There is No Room in Islam for Clerics Who Abuse Women—Not in Iraq, Not Anywhere | Opinion

Child abuse revelations have rocked the Catholic church in the last generation, leading to lasting damage to how the Church is viewed worldwide and even shaking the faith of some believers.

Some speculate that a similar scandal is brewing in Shia Islam, with abusers exposed to be using egregious misrepresentations of religious law to facilitate their attacks.

The limelight has been shone on this in a recent BBC documentary, provocatively titled "Undercover with the Clerics." Girls as young as 13 were essentially pimped out by Iraqi men who claimed religious legitimacy. Specifically, the men stated they were followers of Grand Ayatollah Syed Sistani, despite the fact that the cleric has condemned their actions as abhorrent not only to Islam's values but to Iraqi law and human rights.

Those human rights have come on in leaps and bounds in Iraq since the toppling of Saddam and his dictatorship in 2003.

Civil society has gone from being all but non-existent to becoming one of the more vibrant examples of life in the region. Iraq's constitution guarantees that at least a quarter of the country's members of parliament are women (a slightly higher percentage than in the current U.S. House of Representatives.)

This renaissance is most pronounced when it comes to Iraq's Shia Muslims.

Despite being a religious majority in the country, the community's members are still recovering from decades of repression under Saddam. But in in the mere 16 years since Saddam's removal, Iraq's Shia, including Shia clerics, have gone from being brutally persecuted to forming the backbone of Iraq's civil society. This makes it all the more shocking that what is an overwhelmingly progressive, democratizing institution is now being accused of providing cover for abusers.

The man who bears no small amount of responsibility for this progress is Ayatollah Ali Sistani, one of the leading global authorities in Shia Islam with perhaps 200 million followers. The 89-year-old cleric is the antithesis of Islamophobic ideas of a Muslim scholar: he has single-handedly driven the embrace by Iraq's largest confessional community of elections and democracy, and has relentlessly campaigned for human rights in general, and women's rights in particular.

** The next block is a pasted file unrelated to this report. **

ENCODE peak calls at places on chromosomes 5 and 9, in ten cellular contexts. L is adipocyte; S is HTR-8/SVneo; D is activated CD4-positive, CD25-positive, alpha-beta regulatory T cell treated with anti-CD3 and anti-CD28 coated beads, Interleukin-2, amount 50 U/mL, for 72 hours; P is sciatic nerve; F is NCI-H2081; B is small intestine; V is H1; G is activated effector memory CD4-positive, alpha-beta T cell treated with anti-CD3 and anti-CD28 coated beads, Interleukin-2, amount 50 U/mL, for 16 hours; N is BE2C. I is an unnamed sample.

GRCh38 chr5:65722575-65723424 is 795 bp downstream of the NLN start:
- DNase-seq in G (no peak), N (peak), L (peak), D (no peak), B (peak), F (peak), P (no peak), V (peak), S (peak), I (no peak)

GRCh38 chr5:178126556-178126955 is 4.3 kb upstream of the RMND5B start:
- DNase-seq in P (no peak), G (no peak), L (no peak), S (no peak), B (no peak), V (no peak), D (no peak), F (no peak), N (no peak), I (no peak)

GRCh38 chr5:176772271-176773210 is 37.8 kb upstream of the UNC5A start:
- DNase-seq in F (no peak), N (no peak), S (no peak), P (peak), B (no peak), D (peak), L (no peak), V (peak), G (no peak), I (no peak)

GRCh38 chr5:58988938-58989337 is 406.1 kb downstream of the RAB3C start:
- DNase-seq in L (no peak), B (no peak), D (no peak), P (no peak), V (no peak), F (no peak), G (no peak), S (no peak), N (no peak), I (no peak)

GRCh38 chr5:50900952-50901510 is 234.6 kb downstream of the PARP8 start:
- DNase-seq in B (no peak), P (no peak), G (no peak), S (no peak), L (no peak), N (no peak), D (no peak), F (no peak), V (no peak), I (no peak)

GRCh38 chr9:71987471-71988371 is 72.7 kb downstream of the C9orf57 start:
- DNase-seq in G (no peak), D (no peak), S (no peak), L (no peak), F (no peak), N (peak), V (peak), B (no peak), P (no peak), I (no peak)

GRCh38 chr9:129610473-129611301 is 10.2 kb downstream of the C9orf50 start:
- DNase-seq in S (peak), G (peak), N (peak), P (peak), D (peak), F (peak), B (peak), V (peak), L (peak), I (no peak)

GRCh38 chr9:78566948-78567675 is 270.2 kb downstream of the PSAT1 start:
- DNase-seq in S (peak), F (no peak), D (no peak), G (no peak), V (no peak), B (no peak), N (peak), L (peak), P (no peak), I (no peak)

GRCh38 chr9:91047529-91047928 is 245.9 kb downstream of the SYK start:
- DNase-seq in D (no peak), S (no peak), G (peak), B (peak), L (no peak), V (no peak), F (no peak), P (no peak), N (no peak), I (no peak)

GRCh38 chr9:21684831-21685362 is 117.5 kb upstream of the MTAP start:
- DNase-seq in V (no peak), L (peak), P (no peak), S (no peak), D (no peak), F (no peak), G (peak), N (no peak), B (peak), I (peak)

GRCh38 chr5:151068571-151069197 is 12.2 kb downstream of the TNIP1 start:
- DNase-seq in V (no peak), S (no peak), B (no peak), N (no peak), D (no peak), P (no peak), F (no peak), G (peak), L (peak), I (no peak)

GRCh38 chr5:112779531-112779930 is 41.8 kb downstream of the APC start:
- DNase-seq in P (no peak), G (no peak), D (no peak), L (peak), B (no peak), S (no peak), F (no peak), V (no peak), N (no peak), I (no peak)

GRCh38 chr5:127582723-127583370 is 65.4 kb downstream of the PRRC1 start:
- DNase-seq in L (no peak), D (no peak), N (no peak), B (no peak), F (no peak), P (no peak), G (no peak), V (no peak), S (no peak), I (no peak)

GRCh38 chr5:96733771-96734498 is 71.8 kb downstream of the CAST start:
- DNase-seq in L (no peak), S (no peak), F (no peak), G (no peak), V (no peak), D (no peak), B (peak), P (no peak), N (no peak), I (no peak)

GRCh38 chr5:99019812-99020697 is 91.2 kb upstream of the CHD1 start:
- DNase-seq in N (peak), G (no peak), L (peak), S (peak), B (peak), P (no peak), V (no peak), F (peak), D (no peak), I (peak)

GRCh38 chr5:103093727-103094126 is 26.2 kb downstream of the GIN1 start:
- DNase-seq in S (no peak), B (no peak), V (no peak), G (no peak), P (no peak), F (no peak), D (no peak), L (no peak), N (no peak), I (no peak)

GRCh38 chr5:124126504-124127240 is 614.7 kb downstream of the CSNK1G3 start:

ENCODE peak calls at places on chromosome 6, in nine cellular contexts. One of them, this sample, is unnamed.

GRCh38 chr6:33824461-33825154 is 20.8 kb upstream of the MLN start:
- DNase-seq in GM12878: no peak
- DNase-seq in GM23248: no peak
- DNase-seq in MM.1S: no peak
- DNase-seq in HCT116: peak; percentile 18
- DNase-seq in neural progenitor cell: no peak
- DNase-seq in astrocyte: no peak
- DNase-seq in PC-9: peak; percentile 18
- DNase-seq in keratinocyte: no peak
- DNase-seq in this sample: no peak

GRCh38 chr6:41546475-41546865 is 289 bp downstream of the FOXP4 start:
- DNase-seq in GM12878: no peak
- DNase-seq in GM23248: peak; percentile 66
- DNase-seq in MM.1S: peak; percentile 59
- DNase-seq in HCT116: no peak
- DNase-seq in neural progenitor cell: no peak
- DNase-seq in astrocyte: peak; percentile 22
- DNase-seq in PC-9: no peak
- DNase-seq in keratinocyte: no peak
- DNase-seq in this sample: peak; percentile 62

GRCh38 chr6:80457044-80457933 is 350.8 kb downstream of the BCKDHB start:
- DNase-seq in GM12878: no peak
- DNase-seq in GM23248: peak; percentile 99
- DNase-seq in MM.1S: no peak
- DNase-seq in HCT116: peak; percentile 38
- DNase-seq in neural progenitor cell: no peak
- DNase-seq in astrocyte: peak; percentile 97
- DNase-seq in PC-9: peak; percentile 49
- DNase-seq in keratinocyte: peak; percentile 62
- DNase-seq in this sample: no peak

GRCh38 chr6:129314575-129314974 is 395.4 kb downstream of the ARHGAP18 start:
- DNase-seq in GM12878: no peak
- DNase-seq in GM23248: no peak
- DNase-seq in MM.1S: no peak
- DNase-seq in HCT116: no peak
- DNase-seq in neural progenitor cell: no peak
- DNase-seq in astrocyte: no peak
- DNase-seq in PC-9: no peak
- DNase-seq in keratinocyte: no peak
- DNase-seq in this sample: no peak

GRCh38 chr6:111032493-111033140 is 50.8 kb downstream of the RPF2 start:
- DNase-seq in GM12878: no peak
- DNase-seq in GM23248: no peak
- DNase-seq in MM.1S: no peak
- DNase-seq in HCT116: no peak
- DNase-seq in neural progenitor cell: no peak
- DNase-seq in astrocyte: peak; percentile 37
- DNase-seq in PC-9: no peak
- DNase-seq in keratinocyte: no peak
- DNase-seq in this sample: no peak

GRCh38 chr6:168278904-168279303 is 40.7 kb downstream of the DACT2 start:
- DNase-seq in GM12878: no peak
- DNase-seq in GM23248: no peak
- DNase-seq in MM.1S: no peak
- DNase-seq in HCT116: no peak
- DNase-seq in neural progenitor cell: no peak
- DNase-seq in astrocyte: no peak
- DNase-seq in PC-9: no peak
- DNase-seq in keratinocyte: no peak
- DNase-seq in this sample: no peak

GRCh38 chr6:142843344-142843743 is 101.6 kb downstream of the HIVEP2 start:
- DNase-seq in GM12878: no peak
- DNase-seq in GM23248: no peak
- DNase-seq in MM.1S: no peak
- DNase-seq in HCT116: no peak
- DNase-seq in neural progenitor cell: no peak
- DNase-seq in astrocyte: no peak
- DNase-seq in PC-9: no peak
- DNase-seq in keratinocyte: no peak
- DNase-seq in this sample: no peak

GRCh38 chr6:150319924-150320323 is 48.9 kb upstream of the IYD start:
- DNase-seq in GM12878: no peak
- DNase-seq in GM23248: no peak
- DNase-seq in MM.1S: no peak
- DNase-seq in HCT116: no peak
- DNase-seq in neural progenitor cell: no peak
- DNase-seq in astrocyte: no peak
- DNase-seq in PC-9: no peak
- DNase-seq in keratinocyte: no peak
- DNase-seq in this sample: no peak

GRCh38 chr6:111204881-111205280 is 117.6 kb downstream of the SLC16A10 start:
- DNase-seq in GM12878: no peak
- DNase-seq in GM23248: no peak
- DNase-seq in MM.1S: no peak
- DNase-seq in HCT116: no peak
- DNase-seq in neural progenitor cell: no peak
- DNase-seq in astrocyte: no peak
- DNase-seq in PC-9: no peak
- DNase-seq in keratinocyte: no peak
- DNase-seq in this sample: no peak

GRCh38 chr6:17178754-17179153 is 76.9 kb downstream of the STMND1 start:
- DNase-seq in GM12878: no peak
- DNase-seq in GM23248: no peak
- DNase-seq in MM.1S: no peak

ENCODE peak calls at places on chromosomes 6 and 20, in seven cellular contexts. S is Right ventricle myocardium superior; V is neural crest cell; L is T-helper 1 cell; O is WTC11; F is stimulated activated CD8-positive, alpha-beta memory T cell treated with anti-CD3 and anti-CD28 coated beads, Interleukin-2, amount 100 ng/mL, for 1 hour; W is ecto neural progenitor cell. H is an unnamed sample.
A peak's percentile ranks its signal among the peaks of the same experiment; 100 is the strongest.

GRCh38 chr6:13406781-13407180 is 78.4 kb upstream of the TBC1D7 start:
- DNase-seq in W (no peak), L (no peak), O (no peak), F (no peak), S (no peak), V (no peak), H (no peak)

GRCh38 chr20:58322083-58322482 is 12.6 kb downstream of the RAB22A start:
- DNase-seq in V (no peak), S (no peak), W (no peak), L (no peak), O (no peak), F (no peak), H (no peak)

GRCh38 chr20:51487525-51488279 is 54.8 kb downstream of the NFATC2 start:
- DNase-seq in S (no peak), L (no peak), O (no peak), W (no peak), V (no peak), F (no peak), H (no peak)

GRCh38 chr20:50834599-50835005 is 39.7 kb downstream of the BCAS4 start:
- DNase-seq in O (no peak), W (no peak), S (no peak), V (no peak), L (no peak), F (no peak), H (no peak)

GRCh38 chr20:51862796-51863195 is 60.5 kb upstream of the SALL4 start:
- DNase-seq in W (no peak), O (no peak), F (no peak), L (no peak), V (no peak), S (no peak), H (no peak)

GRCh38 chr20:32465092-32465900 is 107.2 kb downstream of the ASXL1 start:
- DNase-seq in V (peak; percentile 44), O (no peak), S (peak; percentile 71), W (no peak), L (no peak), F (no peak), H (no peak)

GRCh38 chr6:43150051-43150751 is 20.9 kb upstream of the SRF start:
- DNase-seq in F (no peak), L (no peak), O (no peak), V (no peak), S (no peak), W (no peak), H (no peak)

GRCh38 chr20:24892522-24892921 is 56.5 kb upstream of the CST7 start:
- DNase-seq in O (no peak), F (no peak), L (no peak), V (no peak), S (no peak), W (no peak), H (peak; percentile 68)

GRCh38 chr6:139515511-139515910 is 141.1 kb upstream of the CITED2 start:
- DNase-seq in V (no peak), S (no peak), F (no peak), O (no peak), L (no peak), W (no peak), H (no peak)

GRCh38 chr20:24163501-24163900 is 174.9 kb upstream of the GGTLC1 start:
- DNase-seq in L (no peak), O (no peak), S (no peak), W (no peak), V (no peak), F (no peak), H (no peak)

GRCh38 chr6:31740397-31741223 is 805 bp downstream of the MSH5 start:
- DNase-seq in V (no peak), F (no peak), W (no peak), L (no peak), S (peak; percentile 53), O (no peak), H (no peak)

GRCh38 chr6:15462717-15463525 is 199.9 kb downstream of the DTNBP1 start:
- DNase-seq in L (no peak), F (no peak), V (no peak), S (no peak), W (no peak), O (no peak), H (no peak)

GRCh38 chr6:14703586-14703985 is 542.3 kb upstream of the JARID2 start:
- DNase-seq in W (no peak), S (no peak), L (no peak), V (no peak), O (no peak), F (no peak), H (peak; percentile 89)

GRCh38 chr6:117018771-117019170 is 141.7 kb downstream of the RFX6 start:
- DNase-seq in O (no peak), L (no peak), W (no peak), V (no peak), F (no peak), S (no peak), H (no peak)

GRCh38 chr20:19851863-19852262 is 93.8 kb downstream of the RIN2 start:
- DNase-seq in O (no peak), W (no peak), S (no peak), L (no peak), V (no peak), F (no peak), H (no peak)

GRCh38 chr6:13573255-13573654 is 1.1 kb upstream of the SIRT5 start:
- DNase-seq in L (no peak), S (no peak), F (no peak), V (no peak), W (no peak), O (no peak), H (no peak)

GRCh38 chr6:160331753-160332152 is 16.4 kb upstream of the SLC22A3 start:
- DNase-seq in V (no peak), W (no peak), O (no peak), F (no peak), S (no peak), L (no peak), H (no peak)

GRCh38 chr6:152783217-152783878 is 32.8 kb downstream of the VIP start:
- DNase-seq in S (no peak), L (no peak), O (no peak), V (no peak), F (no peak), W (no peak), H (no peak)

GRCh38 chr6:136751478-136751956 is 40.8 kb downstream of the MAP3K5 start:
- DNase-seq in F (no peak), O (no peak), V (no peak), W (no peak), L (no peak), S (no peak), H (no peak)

I have visited Iraq several times every year since 2003. On many of those visits I have had private meetings with Ayatollah Sistani. I cannot remember ever meeting him without him mentioning women's rights.

In Iraq, these issues are not an ideological luxury; they are a societal necessity. There are over a million war widows in Iraq, many of whom have no access to welfare or assistance. This has become exacerbated in recent years as the international community's attention has shifted towards Syria, and policy makers tend to view Iraq through a security, rather than a humanitarian, lens.

Iraq's largest charity, the Al-Ayn foundation, was formed and is supervised by Syed Sistani's office. It is funded directly from within the Shia community, allowing it a continuity of service that is difficult when dependent on international donors and NGOs.

It looks after more than 57,000 orphans and widows in everything from healthcare to education to psychotherapy. The potential of Iraq's Shia clerics for social good has become clear since they were allowed to function independently in post-Saddam Iraq.